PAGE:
Welcome to the fourth article by Dr Ali. Today we’re taking a look at ear infection.
Each part of the body has its own defence mechanism against external factors. Our ears play a crucial part in our ability to communicate with our environment and have their own defence mechanisms.
Over the course of evolution, mankind has adapted to live on land and generally don’t have much need to dive into water. As a result, the ears defence mechanisms have adapted to dry conditions as well.
Natural defences of the ear
Ears have their own microbial flora which contains nonpathogenic (incapable of causing infectious diseases) bacteria. These bacteria live within us and stop pathogenic (able to cause infectious diseases) bacteria growing on the inner surface of the ear.
Another of the ears defence mechanisms is ear wax (cerumen). The wax collects dirt, dust, water, insects, bacteria and fungi and other matter, preventing them from getting into the middle ear.
Ears have a self-cleaning process where everyday activities like moving your jaw and chewing help new earwax push old earwax to the ear opening where it flakes off or is washed off during bathing. This is a normal continual process, but sometimes this self-cleaning process fails. The result: a buildup of wax that can partly or fully block the ear canal which can affect your hearing.
What happens when I swim?
When you are on holiday the chances are you will swim every day. Chemicals, like chlorine, which are used to keep the pools clean and disinfected, kill the microbial flora in the ear too. In addition, the moist skin provides good conditions for the proliferation of pathogenic bacteria and fungi.
If you have a build up of wax in your ear that’s partially closed the middle ear canal, the effect of the water mixing with the wax causes it to swell closing the ear canal completely.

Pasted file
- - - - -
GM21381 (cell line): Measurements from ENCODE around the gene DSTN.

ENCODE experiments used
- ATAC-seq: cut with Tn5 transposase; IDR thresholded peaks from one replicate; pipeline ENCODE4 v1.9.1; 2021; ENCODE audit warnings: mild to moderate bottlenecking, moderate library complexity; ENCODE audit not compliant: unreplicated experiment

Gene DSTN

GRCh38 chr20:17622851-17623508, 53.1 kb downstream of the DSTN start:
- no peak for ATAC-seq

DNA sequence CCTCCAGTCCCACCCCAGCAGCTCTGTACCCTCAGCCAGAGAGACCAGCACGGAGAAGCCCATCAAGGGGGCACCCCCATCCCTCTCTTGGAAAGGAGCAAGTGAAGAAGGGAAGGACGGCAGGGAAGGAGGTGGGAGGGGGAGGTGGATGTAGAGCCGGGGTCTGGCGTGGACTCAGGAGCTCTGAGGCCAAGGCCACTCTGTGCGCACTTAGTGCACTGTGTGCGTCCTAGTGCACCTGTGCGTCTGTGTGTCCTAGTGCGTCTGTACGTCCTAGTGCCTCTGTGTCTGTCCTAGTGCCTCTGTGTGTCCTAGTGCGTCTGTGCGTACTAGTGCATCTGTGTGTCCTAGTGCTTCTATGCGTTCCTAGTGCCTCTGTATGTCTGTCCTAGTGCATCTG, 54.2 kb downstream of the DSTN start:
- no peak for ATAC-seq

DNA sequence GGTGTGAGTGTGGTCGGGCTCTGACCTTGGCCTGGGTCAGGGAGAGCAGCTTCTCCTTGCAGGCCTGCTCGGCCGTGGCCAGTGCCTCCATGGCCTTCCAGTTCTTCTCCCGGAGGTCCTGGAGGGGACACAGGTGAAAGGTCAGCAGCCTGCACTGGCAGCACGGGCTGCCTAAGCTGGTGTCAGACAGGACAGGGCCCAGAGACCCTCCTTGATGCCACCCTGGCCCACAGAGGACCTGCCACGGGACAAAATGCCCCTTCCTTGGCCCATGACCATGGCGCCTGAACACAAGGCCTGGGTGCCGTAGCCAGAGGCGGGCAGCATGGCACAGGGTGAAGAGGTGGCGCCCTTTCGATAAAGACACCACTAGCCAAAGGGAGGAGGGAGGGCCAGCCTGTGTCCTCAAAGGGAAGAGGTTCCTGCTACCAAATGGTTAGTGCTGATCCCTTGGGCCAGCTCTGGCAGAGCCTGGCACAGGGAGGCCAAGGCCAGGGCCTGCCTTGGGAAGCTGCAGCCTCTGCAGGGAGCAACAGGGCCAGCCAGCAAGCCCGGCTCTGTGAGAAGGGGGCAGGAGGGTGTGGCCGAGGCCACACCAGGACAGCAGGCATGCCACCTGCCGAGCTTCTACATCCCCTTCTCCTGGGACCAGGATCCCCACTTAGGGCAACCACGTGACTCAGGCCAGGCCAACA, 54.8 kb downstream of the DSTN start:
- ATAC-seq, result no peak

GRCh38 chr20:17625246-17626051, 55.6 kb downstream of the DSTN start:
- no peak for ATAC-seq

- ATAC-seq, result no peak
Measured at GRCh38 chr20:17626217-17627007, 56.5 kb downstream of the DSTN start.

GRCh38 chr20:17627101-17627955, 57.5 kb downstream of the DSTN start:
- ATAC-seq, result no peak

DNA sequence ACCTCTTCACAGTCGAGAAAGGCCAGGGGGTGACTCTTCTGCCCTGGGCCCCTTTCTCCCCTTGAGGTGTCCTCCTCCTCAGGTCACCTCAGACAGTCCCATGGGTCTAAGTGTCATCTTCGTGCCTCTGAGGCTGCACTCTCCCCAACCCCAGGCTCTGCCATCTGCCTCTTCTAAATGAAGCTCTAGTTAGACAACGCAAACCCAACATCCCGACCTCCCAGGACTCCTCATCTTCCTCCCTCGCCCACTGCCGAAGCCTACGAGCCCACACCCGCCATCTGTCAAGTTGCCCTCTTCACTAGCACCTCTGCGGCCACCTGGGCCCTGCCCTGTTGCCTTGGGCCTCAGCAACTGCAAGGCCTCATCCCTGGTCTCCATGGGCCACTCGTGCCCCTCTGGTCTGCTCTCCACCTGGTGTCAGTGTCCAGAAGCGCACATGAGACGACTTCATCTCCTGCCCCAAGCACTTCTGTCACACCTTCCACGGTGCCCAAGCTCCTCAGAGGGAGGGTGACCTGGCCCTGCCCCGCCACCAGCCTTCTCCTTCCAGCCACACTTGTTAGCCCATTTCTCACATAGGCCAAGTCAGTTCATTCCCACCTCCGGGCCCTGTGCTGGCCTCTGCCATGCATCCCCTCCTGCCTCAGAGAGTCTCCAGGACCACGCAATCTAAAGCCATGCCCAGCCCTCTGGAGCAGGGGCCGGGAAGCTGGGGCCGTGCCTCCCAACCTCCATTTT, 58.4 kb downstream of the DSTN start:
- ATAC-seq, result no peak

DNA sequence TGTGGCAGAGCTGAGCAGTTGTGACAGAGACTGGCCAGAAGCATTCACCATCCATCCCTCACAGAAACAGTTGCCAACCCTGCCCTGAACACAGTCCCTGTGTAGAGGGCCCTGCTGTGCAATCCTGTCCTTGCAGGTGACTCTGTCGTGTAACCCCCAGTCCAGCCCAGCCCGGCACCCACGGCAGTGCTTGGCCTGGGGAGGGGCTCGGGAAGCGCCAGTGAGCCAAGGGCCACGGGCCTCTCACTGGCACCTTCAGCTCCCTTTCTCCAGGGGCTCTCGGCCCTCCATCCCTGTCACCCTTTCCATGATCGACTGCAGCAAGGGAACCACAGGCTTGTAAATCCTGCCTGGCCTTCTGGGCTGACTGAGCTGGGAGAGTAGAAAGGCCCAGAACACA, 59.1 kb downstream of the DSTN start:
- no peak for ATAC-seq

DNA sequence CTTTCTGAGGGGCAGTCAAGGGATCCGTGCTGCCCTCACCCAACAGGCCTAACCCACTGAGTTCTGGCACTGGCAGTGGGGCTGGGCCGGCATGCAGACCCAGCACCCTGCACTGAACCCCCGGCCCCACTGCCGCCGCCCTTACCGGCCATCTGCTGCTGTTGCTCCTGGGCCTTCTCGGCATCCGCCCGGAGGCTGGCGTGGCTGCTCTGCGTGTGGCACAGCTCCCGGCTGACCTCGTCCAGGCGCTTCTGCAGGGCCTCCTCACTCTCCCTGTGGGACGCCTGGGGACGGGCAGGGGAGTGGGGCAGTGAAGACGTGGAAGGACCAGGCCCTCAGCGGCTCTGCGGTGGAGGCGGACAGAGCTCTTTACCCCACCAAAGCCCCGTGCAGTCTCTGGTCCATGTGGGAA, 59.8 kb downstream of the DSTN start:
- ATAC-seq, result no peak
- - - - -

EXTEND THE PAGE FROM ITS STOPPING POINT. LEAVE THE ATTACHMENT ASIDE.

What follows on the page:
What are the symptoms of an ear infection?
Redness of outer ear and neck
Pain in the ear
Discharge from the ear
The severity of the symptoms indicates how bad the ear infection is.
When to see a doctor
You should always see a doctor if you are displaying the symptoms of an ear infection. Some complications arising from ear infections (permanent hearing loss, Meningitis, Mastoiditis) can be irreversible and even life threatening if not treated, especially in children.
How to prevent ear infection
Prevention is always better than treatment.
Use suitable ear plugs whilst swimming taking a shower.
Avoid using cotton tip swabs – let the ears clean themselves naturally.
If you think you may have a problem with a build up of ear wax, seek the advice of a doctor before swimming or diving.
Pharmacies in Turkey are no longer allowed to dispense antibiotics without a prescription. Some pharmacies have been giving local anaesthetic drops for cases of ear infections. These drops reduce the symptoms but allow the infection to worsen and spread.
If you suspect you have an ear infection, please see a doctor!
Doctors and hospitals
If you do need a doctor during your stay Dr Ali is on call 24 hours a day in the Çalış and Fethiye area.
Other local doctors can be found very easily as there are clinics in most areas which are mostly open 24 hours during the peak summer season.
The local hospitals also provide emergency medical care.